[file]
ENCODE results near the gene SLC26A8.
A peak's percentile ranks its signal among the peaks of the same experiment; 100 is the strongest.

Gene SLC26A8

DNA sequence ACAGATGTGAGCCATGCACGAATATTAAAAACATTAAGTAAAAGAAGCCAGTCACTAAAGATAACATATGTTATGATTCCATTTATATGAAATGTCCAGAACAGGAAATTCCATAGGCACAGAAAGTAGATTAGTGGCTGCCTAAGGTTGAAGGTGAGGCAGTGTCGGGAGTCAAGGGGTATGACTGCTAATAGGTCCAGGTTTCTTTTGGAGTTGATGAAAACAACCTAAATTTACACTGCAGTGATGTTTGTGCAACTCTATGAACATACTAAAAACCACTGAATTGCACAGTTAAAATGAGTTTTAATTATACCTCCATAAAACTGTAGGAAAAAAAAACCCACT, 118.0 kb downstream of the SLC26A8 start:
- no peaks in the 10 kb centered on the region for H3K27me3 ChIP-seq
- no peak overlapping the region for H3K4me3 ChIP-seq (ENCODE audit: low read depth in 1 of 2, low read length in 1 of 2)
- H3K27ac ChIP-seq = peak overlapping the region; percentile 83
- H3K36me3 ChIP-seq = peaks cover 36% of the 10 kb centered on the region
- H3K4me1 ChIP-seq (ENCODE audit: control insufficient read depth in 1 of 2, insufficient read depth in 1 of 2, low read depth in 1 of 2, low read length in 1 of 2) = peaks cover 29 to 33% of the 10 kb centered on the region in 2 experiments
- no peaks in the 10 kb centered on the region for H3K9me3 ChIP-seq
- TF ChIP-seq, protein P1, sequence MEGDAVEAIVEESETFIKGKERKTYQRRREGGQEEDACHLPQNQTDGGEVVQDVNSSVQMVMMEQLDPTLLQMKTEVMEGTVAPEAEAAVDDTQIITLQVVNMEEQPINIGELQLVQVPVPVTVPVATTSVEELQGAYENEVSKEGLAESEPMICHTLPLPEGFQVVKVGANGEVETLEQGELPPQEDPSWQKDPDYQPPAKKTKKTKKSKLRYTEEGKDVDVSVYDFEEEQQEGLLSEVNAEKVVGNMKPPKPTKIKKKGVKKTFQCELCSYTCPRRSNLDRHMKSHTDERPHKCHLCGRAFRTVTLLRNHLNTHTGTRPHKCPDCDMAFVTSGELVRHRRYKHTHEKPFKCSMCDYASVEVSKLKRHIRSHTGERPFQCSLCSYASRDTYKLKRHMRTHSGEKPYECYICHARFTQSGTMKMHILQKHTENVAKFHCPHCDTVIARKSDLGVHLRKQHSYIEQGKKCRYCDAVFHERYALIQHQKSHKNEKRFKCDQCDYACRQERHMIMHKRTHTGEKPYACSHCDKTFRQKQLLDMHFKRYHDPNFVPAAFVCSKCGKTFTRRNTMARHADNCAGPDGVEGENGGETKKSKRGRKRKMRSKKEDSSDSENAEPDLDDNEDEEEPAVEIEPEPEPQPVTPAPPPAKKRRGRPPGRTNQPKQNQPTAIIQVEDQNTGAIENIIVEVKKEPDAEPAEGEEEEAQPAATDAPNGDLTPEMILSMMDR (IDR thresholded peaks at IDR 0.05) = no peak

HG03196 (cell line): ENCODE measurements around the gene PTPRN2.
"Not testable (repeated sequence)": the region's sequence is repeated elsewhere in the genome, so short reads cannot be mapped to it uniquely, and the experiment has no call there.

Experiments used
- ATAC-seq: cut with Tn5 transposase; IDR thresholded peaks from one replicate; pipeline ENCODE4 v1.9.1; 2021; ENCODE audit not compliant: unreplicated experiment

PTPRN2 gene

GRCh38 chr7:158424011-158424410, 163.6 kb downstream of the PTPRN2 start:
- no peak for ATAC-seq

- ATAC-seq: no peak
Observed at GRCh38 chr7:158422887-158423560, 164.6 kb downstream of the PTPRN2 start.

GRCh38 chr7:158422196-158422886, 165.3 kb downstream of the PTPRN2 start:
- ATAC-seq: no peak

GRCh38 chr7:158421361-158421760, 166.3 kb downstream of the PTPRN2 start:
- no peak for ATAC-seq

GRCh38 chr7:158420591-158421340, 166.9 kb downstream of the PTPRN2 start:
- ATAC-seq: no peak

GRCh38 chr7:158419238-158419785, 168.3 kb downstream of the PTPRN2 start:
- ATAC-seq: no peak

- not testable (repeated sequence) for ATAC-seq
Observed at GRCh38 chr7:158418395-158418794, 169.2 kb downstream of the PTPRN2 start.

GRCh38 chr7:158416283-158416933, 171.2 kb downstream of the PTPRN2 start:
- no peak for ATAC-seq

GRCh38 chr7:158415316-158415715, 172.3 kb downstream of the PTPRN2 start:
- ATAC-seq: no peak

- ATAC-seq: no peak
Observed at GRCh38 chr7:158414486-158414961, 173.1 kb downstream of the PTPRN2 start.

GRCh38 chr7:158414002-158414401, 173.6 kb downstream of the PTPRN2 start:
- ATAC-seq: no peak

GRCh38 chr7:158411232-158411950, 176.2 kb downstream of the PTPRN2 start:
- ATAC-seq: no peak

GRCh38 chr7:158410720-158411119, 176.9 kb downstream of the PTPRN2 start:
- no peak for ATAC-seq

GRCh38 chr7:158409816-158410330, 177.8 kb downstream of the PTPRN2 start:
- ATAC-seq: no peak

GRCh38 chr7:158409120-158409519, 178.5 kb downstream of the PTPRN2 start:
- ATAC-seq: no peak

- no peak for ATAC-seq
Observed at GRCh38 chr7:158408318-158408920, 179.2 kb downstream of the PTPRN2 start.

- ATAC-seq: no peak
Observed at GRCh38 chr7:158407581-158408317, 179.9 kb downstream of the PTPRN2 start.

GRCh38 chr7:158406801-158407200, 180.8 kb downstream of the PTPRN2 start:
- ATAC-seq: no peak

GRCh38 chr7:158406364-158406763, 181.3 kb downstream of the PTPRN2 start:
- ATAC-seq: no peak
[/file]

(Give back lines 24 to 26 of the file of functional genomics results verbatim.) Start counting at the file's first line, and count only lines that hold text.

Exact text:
- no peak for ATAC-seq

GRCh38 chr7:158420591-158421340, 166.9 kb downstream of the PTPRN2 start:
- ATAC-seq: no peak